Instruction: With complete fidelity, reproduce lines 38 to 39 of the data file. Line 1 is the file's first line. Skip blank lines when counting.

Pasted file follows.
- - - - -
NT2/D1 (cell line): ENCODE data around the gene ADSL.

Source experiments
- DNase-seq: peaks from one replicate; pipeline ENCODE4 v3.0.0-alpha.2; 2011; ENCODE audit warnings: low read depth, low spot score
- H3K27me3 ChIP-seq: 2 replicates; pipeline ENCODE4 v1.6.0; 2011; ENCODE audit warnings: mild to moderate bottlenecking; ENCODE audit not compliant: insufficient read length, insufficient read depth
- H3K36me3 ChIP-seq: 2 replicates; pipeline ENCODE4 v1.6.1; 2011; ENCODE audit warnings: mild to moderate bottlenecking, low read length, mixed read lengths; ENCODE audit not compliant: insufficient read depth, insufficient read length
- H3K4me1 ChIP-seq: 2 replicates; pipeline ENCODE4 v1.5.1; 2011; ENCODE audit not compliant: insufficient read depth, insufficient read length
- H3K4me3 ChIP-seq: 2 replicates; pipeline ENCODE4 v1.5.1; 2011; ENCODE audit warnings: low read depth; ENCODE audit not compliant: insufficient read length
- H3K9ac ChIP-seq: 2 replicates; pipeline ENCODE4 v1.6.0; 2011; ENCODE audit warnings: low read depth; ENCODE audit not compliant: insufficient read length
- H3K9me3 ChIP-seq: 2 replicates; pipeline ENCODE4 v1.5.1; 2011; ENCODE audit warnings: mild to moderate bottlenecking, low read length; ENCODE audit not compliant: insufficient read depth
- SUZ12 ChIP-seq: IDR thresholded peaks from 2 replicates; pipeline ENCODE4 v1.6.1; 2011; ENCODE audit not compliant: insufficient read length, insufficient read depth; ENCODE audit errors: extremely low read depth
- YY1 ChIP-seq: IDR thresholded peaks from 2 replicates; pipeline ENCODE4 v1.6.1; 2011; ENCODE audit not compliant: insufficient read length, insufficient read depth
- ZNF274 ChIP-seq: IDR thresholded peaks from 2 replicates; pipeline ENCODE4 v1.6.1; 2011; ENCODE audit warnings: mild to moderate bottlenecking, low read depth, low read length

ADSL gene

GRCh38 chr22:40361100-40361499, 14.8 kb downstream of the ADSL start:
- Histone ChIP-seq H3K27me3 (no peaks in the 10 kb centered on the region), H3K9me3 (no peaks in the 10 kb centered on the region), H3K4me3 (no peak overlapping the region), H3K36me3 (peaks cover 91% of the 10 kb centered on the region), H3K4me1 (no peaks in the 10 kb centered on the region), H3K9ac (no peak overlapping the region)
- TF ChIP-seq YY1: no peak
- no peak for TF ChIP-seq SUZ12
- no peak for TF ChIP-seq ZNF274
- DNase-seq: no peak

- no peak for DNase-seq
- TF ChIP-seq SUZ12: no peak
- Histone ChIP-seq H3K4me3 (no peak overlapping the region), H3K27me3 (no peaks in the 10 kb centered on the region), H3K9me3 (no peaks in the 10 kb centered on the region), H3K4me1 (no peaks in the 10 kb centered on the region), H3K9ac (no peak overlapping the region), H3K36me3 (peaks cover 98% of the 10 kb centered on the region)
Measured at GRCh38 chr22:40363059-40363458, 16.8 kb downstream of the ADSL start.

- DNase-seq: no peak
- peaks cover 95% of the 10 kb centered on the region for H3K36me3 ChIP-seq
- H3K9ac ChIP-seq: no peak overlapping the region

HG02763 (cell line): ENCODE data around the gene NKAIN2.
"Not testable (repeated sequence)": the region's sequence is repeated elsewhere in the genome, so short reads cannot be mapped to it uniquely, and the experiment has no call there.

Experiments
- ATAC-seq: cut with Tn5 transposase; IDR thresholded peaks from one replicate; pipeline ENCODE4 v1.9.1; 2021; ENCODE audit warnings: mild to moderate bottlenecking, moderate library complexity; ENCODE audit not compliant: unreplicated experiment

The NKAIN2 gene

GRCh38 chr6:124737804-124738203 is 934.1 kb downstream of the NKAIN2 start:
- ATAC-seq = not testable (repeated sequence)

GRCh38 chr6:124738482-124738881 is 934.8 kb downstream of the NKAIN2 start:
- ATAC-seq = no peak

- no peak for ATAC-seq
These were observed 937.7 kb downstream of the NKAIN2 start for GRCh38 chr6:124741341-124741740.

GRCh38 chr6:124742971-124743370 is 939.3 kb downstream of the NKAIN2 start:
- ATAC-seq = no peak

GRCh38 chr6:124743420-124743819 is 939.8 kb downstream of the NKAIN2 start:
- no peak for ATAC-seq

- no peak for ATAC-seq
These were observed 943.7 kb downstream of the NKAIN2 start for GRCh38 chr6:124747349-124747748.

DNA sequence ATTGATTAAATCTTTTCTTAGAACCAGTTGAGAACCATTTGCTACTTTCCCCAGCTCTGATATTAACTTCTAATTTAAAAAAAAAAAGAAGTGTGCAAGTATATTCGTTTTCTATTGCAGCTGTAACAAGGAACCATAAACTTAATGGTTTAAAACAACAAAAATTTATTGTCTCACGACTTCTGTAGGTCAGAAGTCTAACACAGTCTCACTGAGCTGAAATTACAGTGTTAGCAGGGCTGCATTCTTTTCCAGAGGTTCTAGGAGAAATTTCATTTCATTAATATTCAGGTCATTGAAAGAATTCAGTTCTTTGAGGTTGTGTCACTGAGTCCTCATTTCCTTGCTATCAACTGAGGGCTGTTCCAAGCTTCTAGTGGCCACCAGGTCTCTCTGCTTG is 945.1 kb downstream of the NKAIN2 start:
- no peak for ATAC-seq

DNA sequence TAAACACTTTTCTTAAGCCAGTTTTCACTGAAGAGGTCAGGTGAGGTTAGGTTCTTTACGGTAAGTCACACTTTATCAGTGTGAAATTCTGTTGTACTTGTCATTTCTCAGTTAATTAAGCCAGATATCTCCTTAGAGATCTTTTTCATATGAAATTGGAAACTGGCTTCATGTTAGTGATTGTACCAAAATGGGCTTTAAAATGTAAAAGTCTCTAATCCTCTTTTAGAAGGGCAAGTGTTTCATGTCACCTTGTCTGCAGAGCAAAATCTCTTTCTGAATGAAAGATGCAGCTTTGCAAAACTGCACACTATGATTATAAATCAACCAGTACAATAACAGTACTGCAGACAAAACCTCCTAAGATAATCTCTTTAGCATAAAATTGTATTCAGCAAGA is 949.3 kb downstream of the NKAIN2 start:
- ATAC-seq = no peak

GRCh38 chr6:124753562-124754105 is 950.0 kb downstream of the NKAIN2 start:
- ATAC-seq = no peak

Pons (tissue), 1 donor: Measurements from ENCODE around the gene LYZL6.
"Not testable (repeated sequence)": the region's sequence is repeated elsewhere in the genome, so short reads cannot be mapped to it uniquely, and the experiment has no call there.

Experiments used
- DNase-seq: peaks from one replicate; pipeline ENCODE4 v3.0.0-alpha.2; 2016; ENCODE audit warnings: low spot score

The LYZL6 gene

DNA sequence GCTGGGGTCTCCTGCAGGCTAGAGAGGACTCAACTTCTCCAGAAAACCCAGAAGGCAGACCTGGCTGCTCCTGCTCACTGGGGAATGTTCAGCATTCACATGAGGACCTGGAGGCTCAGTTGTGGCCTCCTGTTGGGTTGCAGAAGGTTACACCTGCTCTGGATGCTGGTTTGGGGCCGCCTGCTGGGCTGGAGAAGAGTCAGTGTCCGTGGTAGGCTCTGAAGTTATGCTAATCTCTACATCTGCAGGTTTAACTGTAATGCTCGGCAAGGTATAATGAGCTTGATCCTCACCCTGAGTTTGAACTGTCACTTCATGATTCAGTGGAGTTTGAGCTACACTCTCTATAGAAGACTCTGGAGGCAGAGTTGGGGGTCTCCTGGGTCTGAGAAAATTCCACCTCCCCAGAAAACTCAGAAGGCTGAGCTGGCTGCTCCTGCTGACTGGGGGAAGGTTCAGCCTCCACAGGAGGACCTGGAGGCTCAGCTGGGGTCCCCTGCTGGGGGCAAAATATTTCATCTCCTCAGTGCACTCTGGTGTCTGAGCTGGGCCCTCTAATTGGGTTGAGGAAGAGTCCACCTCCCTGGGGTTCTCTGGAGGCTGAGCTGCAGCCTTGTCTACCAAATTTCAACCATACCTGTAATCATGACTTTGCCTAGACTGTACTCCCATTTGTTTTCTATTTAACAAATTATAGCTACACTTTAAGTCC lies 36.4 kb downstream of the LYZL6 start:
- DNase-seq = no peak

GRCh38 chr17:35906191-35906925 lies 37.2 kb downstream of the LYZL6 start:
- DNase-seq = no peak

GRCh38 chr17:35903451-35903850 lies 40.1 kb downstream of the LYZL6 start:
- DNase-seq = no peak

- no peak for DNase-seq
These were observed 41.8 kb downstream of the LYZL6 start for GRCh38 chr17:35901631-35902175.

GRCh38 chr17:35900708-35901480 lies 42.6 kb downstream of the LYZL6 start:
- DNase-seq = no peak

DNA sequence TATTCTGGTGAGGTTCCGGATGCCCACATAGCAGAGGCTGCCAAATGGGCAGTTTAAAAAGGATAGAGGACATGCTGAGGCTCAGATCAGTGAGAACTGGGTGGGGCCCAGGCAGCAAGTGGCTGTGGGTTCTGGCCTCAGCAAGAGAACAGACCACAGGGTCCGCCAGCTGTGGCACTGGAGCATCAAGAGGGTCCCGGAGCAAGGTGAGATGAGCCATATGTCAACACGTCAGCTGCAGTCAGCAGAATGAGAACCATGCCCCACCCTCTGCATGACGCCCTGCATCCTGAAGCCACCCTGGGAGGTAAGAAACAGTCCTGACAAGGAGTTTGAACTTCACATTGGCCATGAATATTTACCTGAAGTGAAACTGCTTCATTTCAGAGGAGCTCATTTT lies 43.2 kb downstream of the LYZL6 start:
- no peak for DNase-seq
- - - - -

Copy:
GRCh38 chr6:124742971-124743370 is 939.3 kb downstream of the NKAIN2 start:
- ATAC-seq = no peak